Rail, retail: Ackman's activist investments
The founder of Pershing Square Capital Management outlines his goals for Canadian Pacific and JC Penney.
This week, the founder of Pershing Square Capital Management and activist investor issued a letter outlining the state of his current deals, including the retailer and the railroad, which are now almost 40% of his highly concentrated portfolio.
Once a retailer of bland, low-priced fashions and housewares, J.C. Penney (JCP) got a jolt when Ackman acquired over 17% of it in 2010 to 2011 and vowed to effect a "transformation" that would deliver outsized returns. This week, Ackman's letter containing an explanation of his steps at J.C. Penney coincided with the stock's dip to a 52-week low on decreased sales. Ackman's success with JCP seems to hinge on whether customers will return to its new and improved version after the transition period, now in its early stages.
Prior to Ackman's entrance, J.C. Penney's model was becoming outdated and its top line was sliding: Revenues dipped from $19.9 billion in 2007 to $17.6 billion in 2010.
By 2010, the company's comparable same-store sales and total net sales actually grew modestly, as several changes were already underway. For instance, J.C. Penney opened 76 Sephora stores within stores and launched the Liz Claiborne brand. In the first quarter of 2012, JCP opened 17 more Sephoras inside Penney stores, bringing the total to 325 locations and two new department stores. The company also discontinued its catalog print media and closed down its catalog outlet stores.
Ackman wants to attract other vendors to the retailer through its revamped brand and cheaper rents and openings costs. "By building out new shops which generate substantially higher sales per square foot, JCP should be able to greatly increase its overall sales per square foot and profitability," Ackman said in his letter.
The biggest problem, however, has been with the company's promotional strategy. Ackman and J.C. Penney CEO Ron Johnson did away with the company's numerous discounts. Instead, they rolled out a "Fair and Square" pricing strategy that divided pricing into three types: everyday, month-long and best or lowest prices.
The problem with this strategy is that the meaning is not always clear. In fact, lack of success educating consumers about it led to an 18.9% decline in sales in the first quarter. The company was then forced to make deeper markdowns to move accumulated seasonal inventory.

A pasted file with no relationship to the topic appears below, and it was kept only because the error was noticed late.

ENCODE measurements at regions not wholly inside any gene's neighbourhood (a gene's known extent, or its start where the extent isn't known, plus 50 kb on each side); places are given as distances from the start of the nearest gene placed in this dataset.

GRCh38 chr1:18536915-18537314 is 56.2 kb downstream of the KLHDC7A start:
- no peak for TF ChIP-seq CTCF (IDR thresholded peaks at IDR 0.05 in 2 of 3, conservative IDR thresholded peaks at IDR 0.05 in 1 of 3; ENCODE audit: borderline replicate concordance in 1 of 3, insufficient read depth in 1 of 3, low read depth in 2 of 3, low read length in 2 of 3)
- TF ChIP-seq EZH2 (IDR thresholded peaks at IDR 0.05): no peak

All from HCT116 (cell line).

If the company does a better job familiarizing consumers with the pricing plan, sales could pick up in the second quarter, making the stock's price dip temporary. But if management does not acknowledge the mistake, it could prolong the stock price depression. Ackman addressed the issue in his letter, saying, "Ron and the rest of the JCP team are working hard to fix the marketing and messaging, and we are confident that they will get it right."
Thus far, Ackman's efforts to raise the quality of merchandise and streamline the store's discount strategy has driven some customers from the stores. Yet he believes that when the transformation is complete, the store will appeal to more customers than before.
His vision for the store (which he compares to a mall in his letter) is: "With time and some changes, the marketing message for the property will be better understood, old customers who left will return, and a large base of new customers, who hadn't shopped at the property before, will start shopping because they are attracted by the new tenants and the more attractive and compelling shopping experience. The mall will become the most attractive place to shop in the market because each month two to three new stores will be opening which will create news and a reason for existing and new customers to shop in the mall."
Even if sales return and affirm the long-term profitability of a JCP investment, Ackman still expects more volatility in the stock in the near term.
Control of Canadian Pacific Railway (CP), the second-largest railway in Canada, is now in Ackman's hands. As he says in his letter, the vast majority of shareholders welcomed him and his six board nominees in May, while the chairman and CEO received the fewest votes and resigned.
Ackman's task is to turn around a company whose revenues and earnings have grown little in recent years. Revenue was $4.4 billion in 2005 and $4.8 billion in 2010. Earnings over that period went from $448 million to $563 million. Free cash flow fell to a loss in 2010 and 2011.The company lags the industry in several measures. For instance, it has a net margin of 12.6%, lower than the industry's 16%; the return on equity (trailing 12 months) is 13.9% compared to 17.2%; and debt to equity is 1.0 compared to 0.8.
Ackman believes almost all of the railroad's issues are related to operations. The operating ratio -- the company's operating expenses as a percentage of revenue -- is a key measurement for a railway's efficiency. Canadian Pacific had been working toward lowering its operating ratio to between 70 and 72% by 2014. Canadian National (CNI), its closest competitor, has already decreased its operating ratio to 63.5% in 2011. Of all large railroads, only Canadian Pacific failed to improve its operating ratio materially since 2003, according to Morningstar.
The more efficient Canadian National trades for $80.81 a share on Thursday, compared to $70.97 for Canadian Pacific. If Ackman's new board can similarly streamline the company, investors stand to realize substantial upside. It may prove difficult to do, as workers at CP have gone on strike recently after cost-cutting measures included reducing post-retirement benefits by 40%.
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